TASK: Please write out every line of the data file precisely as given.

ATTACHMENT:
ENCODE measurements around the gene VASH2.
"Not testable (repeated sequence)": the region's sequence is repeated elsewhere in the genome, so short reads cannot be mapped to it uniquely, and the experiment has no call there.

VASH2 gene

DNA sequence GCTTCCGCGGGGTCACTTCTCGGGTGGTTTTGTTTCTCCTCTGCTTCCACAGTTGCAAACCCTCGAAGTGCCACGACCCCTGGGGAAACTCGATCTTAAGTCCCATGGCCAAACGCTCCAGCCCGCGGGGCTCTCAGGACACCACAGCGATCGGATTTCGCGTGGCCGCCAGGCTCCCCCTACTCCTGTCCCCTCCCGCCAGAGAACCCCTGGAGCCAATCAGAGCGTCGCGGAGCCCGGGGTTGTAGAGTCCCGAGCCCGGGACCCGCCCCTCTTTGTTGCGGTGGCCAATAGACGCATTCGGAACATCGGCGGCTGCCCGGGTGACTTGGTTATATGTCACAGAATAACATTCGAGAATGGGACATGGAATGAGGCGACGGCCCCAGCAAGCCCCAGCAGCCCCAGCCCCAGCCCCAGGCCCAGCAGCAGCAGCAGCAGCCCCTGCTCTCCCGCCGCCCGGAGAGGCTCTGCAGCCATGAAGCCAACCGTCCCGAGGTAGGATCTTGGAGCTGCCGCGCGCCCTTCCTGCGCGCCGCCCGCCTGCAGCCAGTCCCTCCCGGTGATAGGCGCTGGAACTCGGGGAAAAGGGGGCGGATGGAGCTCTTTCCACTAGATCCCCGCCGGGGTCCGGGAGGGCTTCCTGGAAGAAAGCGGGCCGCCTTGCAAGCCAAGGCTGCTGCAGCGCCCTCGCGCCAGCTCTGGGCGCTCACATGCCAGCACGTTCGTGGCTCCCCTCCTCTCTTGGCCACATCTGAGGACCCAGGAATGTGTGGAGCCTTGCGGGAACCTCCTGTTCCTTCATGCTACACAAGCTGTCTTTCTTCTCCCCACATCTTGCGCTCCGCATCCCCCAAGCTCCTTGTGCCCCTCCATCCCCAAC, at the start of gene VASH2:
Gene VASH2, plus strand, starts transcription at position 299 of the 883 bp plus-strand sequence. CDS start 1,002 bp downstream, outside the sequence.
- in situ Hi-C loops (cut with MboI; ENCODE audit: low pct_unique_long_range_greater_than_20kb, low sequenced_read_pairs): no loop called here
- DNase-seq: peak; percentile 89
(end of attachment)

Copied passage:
ENCODE measurements around the gene VASH2.
"Not testable (repeated sequence)": the region's sequence is repeated elsewhere in the genome, so short reads cannot be mapped to it uniquely, and the experiment has no call there.

VASH2 gene

DNA sequence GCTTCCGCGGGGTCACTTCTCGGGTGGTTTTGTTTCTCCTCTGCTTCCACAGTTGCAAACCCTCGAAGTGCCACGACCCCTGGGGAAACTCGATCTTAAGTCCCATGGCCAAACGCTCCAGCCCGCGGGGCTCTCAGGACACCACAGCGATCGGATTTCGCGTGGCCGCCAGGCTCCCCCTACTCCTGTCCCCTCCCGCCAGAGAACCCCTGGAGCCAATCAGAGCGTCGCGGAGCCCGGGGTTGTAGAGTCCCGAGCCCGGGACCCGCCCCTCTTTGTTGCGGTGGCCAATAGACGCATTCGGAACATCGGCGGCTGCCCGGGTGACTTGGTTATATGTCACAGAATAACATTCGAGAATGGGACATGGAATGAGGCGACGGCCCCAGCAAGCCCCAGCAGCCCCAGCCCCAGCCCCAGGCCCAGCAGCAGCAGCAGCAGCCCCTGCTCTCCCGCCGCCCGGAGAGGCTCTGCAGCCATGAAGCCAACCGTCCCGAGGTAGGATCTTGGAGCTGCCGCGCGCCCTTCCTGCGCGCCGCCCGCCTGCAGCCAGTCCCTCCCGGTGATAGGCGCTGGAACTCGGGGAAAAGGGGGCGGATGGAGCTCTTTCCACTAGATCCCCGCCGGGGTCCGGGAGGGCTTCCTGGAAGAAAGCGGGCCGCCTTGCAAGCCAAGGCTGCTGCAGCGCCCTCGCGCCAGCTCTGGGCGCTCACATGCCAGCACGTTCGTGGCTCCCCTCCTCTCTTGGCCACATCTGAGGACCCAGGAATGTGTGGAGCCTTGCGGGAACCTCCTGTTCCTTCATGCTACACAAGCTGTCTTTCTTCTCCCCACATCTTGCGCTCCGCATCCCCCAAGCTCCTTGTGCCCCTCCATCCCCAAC, at the start of gene VASH2:
Gene VASH2, plus strand, starts transcription at position 299 of the 883 bp plus-strand sequence. CDS start 1,002 bp downstream, outside the sequence.
- in situ Hi-C loops (cut with MboI; ENCODE audit: low pct_unique_long_range_greater_than_20kb, low sequenced_read_pairs): no loop called here
- DNase-seq: peak; percentile 89